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xxv. “ Can you say any thing in your defence? :
Whate'er you will I'm ready, Sir, to hear What! silent !-have you lost your little sense ?
Have you no means of making it appear That you possess a shadow of pretence
To mercy ?-are you quite struck dumb with fear?
“ Most beautiful Maimoune, I confess That I must owe, henceforth, my liberty
(Which I deserve not) to your gentleness. Much mischief surely have I done, yet I
May, with some reason, venture to express
Near China's proud metropolis, and there, As I pass'd o'er it at the midnight hour,
Suspended in the vast and moonlit air,-
I saw a maiden exquisitely fair!
I had no thought of doing any harm
Have thrill’d that bosom with the least alarm. • What beauty!' I exclaim'd, oh! how intense it is!
How exquisite her neck, her hand, her arm! Her lips oh! might I with a kiss surprise The slumbers hanging on those shrouded eyes.'
And drove away all images of fear
And whisper dreams of wonder in her ear.
Beside her pillow, till she grew most dear
XXX. “ Now," quoth the nettled Fay, “mine'own I'd wager
(Might I hold commerce with such things as thou, And wouldst thou dare in such a strife to gage her)
That this thy Beauty bears not such a brow Of loveliness (I don't mean to enrage her).
As a young wonder whom I saw just now : And (what would more her female nature vex) My brighter Beauty's of the other sex.
XXXI. , “ Nay, since you look incredulous, Sir Fiend,
I must your senses by strong proof convince; So beg that you'll this instant condescend
To lay your sleeping Princess by my Prince In yon lone turret-back to China wend
Bring hither this fair paragon--and since
The dark-brow'd Spirit for the voyage spread,
Swift, straight, and fearless, through midair he sped ; Where (still unshaken in his old opinions)
He bore Badoura, sleeping from her bed,
She look’d, when waving in the midnight breeze,
With haste, o'er towns, and continents, and seas.
For she wore nothing but a thin chemise ;
She lay still sleeping, by the Prince's side
Both Spirits own'd, it could not be denied
Will such a Bridegroom sleep by such a Bride,
Comparing lip with lip, and nose with nose;
But soon the old dispute again arose ;
That they had nearly come from words to blows;
Of both, that the dispute should be referred (Since neither to resign the contest meant)
To the unbiass'd judgment of a third : .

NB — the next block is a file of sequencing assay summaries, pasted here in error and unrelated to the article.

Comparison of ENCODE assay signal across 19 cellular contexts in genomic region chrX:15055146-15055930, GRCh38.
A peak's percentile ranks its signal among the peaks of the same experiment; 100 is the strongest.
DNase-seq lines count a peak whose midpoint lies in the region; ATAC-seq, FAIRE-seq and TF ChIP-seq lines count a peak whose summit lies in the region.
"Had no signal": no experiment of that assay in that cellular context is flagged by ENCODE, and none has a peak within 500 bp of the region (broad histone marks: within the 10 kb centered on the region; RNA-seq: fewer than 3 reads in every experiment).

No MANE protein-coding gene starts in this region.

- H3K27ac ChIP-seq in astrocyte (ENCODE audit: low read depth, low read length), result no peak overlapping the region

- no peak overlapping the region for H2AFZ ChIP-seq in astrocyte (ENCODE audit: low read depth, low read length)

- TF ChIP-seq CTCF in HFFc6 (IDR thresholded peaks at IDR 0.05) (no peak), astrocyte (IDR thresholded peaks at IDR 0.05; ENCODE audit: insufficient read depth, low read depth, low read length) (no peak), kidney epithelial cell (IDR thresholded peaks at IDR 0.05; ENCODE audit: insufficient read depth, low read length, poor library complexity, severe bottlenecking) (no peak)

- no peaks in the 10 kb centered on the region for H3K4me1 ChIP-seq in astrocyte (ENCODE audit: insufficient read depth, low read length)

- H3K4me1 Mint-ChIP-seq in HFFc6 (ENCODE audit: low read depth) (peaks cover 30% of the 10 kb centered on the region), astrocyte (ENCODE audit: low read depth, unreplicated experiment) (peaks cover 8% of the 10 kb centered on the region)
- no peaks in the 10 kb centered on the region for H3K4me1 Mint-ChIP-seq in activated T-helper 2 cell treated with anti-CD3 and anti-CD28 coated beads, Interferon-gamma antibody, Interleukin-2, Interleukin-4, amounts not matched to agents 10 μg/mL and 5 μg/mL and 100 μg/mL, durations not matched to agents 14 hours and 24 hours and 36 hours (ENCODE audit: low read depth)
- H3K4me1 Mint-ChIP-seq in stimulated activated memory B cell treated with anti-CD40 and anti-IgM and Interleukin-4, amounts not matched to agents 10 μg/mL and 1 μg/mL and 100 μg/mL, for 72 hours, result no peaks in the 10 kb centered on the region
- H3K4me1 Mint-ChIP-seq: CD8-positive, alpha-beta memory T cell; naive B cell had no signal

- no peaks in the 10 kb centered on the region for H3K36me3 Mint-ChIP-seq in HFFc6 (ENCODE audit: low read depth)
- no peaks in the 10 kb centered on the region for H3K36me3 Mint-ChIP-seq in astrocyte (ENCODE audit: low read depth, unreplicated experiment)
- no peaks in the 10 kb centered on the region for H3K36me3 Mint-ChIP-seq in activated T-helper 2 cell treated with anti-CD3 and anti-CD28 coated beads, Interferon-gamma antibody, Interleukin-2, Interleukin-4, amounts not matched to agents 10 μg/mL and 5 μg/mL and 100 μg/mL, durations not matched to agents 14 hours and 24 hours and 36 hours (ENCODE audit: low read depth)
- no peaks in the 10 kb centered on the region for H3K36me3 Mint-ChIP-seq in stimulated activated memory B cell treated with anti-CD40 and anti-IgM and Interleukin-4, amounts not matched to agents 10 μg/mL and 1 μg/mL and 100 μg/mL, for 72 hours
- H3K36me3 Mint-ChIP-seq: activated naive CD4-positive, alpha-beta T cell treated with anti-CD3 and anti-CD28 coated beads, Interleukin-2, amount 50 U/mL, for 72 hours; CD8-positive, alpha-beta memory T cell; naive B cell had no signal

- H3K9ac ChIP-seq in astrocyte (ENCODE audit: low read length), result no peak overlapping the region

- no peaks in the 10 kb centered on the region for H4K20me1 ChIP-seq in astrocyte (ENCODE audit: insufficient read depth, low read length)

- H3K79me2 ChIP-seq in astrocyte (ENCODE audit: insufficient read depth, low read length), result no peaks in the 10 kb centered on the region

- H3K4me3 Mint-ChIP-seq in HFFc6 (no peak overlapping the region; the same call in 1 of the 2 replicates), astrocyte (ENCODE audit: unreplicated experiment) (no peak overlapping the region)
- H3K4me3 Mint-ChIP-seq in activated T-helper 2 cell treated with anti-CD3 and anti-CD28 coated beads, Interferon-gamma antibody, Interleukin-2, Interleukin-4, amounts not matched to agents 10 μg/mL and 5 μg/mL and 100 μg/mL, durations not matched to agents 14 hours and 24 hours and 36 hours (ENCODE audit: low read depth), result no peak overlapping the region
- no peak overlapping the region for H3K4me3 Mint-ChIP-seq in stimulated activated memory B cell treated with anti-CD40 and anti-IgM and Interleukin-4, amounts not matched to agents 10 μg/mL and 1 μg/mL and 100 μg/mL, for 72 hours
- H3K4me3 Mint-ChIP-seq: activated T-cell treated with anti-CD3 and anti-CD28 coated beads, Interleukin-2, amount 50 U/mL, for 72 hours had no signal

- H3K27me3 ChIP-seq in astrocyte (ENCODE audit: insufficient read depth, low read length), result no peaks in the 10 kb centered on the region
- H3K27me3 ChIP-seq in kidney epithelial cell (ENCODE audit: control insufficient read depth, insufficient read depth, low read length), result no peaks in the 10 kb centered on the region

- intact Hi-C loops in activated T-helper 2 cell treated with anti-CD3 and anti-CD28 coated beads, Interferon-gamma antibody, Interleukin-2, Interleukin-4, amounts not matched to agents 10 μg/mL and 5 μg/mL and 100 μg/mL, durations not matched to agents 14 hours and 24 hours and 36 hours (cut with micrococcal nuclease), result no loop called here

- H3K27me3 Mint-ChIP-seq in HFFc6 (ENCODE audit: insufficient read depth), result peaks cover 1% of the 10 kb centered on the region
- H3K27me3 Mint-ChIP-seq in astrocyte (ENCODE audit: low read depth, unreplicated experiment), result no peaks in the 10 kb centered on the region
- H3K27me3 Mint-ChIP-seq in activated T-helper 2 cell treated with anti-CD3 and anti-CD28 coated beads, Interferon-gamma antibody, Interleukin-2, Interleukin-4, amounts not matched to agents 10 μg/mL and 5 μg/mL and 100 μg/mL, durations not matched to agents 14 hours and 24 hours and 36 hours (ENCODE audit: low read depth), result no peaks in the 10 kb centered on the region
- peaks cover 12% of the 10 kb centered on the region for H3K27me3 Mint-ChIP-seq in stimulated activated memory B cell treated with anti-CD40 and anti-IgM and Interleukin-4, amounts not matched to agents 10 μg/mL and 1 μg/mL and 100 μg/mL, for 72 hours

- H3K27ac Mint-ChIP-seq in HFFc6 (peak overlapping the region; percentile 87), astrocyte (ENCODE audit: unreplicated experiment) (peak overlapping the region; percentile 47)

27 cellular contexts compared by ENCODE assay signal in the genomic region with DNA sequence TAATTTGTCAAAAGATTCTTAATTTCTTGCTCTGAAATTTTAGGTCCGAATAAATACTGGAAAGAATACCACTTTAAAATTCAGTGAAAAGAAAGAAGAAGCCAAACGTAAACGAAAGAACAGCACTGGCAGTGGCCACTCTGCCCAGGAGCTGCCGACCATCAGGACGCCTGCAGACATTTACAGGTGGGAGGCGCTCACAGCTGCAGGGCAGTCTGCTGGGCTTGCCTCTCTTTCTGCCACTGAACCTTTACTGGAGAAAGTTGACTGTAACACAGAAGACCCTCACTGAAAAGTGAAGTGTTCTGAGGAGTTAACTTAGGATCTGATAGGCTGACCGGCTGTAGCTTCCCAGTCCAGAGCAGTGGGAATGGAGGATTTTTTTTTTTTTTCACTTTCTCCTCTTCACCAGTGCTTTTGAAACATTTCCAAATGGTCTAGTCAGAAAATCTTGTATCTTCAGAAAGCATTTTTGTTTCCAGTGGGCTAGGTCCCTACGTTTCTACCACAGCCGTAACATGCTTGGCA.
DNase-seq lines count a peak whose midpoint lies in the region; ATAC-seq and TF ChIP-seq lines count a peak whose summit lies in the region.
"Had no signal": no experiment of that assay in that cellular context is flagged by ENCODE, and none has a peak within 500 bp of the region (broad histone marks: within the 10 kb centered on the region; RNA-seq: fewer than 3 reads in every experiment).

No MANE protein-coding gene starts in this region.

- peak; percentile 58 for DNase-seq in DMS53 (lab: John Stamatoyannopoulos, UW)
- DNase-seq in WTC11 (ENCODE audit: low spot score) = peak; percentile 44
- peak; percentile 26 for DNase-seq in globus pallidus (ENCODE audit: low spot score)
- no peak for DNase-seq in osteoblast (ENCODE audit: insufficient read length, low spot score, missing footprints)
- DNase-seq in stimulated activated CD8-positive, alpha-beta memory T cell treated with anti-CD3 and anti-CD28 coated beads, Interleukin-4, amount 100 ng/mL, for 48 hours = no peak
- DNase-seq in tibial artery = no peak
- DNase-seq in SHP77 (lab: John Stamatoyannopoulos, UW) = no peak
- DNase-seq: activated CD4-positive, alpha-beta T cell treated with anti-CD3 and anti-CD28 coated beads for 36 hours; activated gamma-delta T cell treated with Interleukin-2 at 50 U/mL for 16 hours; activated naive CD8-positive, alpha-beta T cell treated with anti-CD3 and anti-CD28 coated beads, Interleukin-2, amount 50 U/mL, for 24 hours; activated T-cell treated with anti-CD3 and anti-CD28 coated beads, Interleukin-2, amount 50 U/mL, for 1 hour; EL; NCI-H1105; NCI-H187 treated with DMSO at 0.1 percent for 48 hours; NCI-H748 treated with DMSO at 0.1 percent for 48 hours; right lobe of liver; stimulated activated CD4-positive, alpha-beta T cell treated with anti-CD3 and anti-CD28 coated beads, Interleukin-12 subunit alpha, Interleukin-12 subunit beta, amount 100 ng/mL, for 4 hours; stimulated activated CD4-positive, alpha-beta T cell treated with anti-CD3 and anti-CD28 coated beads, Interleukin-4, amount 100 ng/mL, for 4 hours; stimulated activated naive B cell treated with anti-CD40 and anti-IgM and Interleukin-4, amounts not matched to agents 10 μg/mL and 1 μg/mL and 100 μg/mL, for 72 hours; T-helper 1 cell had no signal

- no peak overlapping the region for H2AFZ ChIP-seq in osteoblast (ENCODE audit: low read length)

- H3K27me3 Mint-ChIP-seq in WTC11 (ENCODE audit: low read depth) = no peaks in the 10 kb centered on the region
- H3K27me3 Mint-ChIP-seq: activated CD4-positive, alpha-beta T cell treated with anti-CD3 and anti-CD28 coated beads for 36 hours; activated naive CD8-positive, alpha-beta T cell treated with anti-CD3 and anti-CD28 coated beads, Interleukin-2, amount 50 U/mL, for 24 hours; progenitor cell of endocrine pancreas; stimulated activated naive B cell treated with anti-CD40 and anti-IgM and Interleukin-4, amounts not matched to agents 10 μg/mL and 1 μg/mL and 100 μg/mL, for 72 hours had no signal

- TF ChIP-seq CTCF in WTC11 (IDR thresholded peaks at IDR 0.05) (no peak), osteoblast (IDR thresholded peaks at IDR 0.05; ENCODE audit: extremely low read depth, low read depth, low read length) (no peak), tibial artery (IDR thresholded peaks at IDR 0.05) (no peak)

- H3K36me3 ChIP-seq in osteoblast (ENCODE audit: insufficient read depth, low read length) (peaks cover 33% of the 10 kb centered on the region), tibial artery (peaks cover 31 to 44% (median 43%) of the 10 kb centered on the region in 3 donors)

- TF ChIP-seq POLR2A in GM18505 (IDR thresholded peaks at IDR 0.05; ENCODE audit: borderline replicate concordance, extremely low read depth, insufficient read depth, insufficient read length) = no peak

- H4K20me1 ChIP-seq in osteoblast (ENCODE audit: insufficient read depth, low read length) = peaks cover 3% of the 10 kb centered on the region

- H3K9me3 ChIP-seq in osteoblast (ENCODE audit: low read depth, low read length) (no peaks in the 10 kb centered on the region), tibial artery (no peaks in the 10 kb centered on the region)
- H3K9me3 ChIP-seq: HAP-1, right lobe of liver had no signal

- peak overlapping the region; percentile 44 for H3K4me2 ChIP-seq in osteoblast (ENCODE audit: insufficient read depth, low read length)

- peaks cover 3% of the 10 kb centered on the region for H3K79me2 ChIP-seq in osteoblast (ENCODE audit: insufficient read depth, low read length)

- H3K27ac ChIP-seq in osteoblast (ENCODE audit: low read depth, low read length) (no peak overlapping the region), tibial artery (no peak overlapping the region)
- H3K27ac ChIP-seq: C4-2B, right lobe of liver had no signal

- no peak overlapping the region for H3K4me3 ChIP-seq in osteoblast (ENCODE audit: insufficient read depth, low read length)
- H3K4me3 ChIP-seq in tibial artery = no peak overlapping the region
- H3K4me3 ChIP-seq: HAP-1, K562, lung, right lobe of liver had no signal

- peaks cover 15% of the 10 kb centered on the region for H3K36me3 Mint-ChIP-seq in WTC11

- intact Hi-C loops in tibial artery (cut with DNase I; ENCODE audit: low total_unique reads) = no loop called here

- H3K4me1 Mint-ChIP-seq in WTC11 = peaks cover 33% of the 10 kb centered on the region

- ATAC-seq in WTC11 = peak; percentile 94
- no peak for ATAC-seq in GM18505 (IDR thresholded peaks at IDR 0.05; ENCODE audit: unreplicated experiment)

When this their quarrel should be fairly heard,
A creature form’d by Nature for a Lover;
I wonder how such beauty fail'd to move her. But she had never yet confess'd a flame,
Though she had made this dainty Knight a rover,
All mortal women whom I ever knew ;
To think of all the labour I went through
Never had galley-slave so much to do;
How oft I've trudg’d for many a dusty mile
In expectation of at least a smile ; And then, returning, found her in a pet
Because “ I'd kept her waiting such a while.” And then the shawls and tippets that I carried ; The scrapes she led me into-uill she married.
And most politely fell upon his knees ;
And so we'll call him Cupid if you please :)
And begg'd his judgment would the strife appease :
With spectacles on nose, the sleeping pair,
That they were both superlatively fạir. He was extremely puzzled to decide
Which was the more so, and could not declare
Which hung upon the slumber-sealed eyes
From his sweet dreams; then, oh! with what surprise He saw the form beside him (a bright token
Of the Gods' favour) sent to realize
That she was there was quite enough for him ;-
How did his eyes in giddy rapture swim! " As she lay by him still and motionless,
“ The cup of love was running o'er the brim.
As if the Gods had chosen to provide
A beautiful young lady for a bride..!
Had I found such a treasure by my side, Nor of the trick been previously admonishid, · I should have felt prodigiously astonish'd.
Long did he gaze in silence and deep joy,
And thoughts came o'er him which he ne'er had known; The dream, which he had worshipp'd from a boy,
In one short instant from his brain had flown ;
Within his bosom had built up a throne.
(And I'm not sure he wasn't in the right) That she slept rather sounder than she ought,
It being, he suppos’d, her bridal night.
To force the slumbers from those orbs of light
On her fair cheek-another on her brow(I should expatiate on that moment's bliss,
But haven't time to dwell upon it now.)
Whose sleep was not enchanted ; but somehow
By any gentle means ; so, having sworn
That she should never from his arms be torn,
He thought it would be best to doze till morn; And, having kiss'd her lovely cheek once more, He fell asleep more soundly than before.
XLIX. Forthwith, releas'd from the strong spell that bound her
In deepest slumber, fair Badoura sprung
A glance of momentary wonder flung.
Where are the pictures round her chamber hung ?